The key to great PR is GR — Part I

Last this fall, I was referred to as a “PR guy” by blogger Robert Thompson in relation to the communications work that I do for Nike Golf Canada.

I’ve been called worse things.

Most people in my line of work hate the acronym PR, short for public relations. So to be called a PR guy or, worse, a flak, is not our favourite thing. (I laughed it off with friends. Honest. Scout’s honour.) The preference is ‘communications professional,’ but PR guy is way shorter, so go with it.

PR conjures up images of a corporate spin-master who manipulates information to deceive people, cover up messes, score points, build up an image, or restore one, and so on. In a cartoon about a PR guy, he’d be a slickster dressed in black with a sinister voice.

I could care less what someone calls me, as long as people in the golf industry know about me, read my stuff, and some of them engage my services.

I was recently called upon by Anne Douglas, a sessional lecturer at the University of Guelph, to share some what I’ve learned about PR in the golf business with her first-year students taking Turf Communication Skills in the Turfgrass Management program. Most of the students are aiming at careers as superintendents at golf courses.

I began by noting the aforementioned cynical but common perception of PR. Indeed, it can sometimes be that, but if that’s how you, your golf course or business interacts with the world, it’s ultimately self-defeating. You will eventually suffer from your own lack of integrity. You have to be accountable and truthful in this world. (Yes, it does sound like a dad speech.)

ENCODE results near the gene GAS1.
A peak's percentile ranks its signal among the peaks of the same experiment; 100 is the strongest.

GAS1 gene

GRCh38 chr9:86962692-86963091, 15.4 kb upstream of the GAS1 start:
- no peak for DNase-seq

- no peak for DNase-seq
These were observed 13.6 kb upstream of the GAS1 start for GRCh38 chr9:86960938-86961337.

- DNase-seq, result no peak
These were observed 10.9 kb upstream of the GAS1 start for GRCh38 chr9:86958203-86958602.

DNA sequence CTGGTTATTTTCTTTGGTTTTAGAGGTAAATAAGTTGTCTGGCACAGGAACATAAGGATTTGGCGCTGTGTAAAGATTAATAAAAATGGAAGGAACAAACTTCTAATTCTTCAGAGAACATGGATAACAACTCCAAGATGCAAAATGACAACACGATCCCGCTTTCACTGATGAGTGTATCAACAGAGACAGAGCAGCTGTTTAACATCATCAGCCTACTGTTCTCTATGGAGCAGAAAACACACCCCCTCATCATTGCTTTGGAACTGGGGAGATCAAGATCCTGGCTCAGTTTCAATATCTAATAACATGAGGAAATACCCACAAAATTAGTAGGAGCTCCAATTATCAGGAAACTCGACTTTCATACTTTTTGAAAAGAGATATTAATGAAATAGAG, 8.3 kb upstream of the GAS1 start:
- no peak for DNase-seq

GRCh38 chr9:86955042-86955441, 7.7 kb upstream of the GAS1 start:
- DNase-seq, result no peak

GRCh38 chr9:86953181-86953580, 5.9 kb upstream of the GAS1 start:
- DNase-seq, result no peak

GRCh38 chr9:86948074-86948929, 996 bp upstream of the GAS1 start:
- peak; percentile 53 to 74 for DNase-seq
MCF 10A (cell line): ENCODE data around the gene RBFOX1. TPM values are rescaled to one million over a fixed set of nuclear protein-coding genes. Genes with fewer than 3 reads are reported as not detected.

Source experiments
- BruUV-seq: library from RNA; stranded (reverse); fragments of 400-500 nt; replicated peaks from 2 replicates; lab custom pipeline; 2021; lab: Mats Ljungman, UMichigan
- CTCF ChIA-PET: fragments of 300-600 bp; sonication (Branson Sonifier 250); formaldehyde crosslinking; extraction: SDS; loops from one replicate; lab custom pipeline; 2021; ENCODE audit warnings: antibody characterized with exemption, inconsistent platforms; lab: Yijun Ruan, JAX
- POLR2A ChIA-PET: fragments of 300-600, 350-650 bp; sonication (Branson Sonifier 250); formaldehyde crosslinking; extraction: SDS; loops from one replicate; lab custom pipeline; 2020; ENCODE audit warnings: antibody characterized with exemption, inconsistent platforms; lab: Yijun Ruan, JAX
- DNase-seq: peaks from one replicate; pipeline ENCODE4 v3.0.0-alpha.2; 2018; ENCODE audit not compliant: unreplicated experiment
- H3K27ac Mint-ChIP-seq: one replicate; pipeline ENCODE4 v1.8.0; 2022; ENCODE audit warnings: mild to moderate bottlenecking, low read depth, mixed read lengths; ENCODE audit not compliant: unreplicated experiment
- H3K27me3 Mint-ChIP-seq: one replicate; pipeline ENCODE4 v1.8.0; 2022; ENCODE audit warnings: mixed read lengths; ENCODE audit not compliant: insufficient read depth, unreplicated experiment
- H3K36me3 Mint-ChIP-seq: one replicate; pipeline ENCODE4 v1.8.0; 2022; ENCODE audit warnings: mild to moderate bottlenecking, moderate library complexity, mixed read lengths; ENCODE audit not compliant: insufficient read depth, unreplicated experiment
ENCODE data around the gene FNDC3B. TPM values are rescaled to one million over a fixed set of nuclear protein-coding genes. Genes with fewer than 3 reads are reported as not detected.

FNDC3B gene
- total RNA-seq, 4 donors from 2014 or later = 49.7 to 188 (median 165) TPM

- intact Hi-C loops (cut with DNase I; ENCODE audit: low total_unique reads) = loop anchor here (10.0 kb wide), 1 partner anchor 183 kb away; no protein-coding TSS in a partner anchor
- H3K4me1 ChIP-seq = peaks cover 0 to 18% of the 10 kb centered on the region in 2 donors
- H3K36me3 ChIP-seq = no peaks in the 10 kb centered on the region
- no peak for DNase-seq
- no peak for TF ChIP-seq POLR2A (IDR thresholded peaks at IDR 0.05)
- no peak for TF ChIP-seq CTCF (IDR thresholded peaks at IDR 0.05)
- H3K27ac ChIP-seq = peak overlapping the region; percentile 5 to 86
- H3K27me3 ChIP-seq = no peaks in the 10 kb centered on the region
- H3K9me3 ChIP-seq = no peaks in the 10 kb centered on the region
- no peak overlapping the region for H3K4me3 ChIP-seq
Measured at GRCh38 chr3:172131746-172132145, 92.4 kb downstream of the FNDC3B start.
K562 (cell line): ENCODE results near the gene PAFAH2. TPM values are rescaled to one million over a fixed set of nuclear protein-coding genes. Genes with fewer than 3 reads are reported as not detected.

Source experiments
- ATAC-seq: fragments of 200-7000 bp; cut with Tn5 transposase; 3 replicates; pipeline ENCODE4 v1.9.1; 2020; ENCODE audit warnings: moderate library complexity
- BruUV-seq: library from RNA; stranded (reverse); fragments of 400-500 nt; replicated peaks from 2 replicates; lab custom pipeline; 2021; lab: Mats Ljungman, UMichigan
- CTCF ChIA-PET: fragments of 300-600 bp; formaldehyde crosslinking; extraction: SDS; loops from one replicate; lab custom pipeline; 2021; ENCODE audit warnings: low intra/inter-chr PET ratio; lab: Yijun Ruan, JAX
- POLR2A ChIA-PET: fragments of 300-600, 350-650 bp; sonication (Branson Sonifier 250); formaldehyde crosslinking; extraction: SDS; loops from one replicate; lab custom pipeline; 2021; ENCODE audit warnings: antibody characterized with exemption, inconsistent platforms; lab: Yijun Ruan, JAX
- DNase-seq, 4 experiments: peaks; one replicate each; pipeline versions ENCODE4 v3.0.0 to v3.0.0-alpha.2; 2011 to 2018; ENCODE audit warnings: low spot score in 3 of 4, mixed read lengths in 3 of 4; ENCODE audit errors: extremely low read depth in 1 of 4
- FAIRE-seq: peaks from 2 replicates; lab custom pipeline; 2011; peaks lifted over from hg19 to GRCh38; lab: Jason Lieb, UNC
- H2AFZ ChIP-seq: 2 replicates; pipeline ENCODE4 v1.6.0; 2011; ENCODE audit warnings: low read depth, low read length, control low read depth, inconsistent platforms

To me, the art of PR is just communicating in a straight forward manner on behalf of yourself, a client or an organization.

I am convinced that one of the most important elements of PR is GR. That is, developing and maintaining good relationships.

Good relationships are the key to prospering. Let’s be clear: I am not saying the golden road to success is ‘it’s not what you know, but who you know,’ or ‘you scratch my back, I’ll scratch yours.’

My point is that if you have good relationships, you get closer to what you want—in all things. To me, the basis of all good relationships is trust and connection. And you create trust and connection through communication. If you can’t communicate openly with one person, 100 people or one million, you will not connect, and you won’t develop trust.

Great communicators connect. They do this by being open, by letting other’s inside, even just a little. They touch another person’s soul. This is why fans were immediately drawn to Arnold Palmer, and why they eventually came to love Jack Nicklaus when he started to let down his façade.

In the male-dominated world of golf, this will cause some to wretch, but to connect with people you have be somewhat vulnerable and share some of your feelings.

For God’s sake, I don’t mean you have to cry when snow mould leaves dead spots on your greens, or offer a hug to a member who three-putted your freshly aerated 18th green.

It means to interact with others with humility, honesty, directly, on an even plane, connect eyeball-to-eyeball, and be totally present for that person.

And a good communicator doesn’t drone on. In my next post, I’ll finish my PR lecture.

About Tim O'Connor

Tim O'Connor is a golf coach, an award-winning writer, and speaker. Tim takes a holistic approach, coaching golfers in the physical and mental aspects of golf. He co-hosts the Swing Thoughts podcast with Howard Glassman, and is the author of The Feeling of Greatness: The Moe Norman Story. He plays bass in CID—a Guelph punk band!